Protecting U.S. Nuclear Facilities from Terrorist Attack
The Nuclear Proliferation Prevention Project of the Lyndon Baines Johnson School of Public Affairs at the University of Texas, Austin has released a working paper entitled, "Protecting U.S. Nuclear Facilities from Terrorist Attack: Re-assessing the Current 'Design Basis Threat' Approach" . Authored by Lara Kirkham and with editing and contributions by Prof. Alan J. Kuperman, the paper examines potential threats to military and civilian nuclear facilities and surveys the various risk assessment methods used by government agencies. Amongst the threats examined are the theft of nuclear weapons, theft of special nuclear material such as highly enriched uranium (HEU), sabotage of reactors, sabotage of spent fuel ponds, and the insider threat. The authors then survey the threat assessment methods of the Nuclear Regulatory Commission (NRC), the Department of Energy (DOE), and the Department of Defense (DOD) with most focus placed upon the NRC.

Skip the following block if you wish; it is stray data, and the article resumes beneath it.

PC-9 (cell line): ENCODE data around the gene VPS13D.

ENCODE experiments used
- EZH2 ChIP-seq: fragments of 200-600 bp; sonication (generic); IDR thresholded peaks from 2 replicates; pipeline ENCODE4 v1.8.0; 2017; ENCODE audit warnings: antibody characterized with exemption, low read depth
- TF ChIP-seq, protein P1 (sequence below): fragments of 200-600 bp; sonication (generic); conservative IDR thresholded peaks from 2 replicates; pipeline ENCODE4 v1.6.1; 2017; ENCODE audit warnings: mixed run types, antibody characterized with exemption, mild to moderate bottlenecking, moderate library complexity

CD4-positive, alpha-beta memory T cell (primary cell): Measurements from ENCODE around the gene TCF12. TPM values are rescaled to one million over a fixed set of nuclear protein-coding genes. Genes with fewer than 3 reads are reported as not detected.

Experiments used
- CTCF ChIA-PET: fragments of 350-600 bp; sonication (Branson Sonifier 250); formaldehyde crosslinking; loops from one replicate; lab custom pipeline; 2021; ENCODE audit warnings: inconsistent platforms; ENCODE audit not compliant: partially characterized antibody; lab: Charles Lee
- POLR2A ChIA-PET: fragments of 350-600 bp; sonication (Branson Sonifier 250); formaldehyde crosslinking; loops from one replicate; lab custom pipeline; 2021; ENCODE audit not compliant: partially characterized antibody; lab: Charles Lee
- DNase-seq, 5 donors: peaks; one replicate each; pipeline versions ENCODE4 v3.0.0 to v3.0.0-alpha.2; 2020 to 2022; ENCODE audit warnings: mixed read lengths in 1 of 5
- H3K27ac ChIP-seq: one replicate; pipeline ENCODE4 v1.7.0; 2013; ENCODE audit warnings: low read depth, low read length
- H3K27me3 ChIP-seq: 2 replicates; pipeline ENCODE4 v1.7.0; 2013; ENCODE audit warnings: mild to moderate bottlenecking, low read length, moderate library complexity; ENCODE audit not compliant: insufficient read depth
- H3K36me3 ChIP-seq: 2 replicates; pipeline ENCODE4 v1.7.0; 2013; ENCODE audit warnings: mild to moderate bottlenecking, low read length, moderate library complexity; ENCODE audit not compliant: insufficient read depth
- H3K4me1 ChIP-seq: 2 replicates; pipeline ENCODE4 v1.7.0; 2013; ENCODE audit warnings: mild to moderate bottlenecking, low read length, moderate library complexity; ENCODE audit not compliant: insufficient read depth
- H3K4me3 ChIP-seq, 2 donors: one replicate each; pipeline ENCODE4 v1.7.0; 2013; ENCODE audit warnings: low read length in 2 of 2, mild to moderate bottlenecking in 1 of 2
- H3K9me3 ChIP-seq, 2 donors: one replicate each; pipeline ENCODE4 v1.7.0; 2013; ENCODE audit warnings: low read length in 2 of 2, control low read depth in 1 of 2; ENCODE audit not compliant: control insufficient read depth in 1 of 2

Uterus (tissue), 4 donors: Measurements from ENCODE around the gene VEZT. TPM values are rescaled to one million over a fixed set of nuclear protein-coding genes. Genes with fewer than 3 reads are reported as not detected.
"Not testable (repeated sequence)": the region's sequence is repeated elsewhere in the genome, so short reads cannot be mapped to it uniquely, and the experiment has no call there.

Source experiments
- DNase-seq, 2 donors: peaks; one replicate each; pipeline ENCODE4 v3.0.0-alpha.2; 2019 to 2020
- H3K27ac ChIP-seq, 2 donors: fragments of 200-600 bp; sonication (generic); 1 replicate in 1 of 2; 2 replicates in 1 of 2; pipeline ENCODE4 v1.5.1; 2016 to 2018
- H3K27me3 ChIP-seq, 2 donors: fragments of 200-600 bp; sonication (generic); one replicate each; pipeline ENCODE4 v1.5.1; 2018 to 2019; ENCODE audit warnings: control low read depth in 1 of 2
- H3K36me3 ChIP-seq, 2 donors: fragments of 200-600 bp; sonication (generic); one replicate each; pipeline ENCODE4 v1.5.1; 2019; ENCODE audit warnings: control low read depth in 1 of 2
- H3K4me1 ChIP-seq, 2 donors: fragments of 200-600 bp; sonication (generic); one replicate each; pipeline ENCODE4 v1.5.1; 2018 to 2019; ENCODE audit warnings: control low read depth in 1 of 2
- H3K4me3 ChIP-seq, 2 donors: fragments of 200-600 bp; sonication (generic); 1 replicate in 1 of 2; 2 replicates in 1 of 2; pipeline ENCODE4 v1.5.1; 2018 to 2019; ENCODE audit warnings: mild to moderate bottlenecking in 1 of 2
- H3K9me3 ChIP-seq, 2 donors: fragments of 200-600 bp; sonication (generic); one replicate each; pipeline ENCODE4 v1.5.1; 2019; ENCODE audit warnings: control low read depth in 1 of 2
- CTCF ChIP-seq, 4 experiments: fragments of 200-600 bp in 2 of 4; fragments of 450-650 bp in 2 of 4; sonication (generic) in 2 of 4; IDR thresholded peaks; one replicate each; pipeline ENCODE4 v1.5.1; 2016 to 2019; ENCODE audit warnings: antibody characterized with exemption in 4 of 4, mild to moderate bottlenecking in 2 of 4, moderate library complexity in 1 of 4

From the paper's introduction: "This report reviews the current thinking on threat assessment at nuclear facilities in the United States. It surveys and compares the risk assessment methods used by the Nuclear Regulatory Commission (NRC), the Department of Energy (DOE), and the Department of Defense (DOD), and it explores alternative and complementary approaches. All three agencies rely on some form of the design basis threat (DBT) as the foundation of their physical protection strategy. We identify shortcomings in the DBT approach, but also in the proposed alternatives."
The Homeland Security Digital Library (HSDL) has a number of documents focusing on threats to nuclear facilities. Some of these materials may require a log-in which can be requested from the HSDL home page.
Article formerly posted at https://www.hsdl.org/blog/newpost/view/s_4845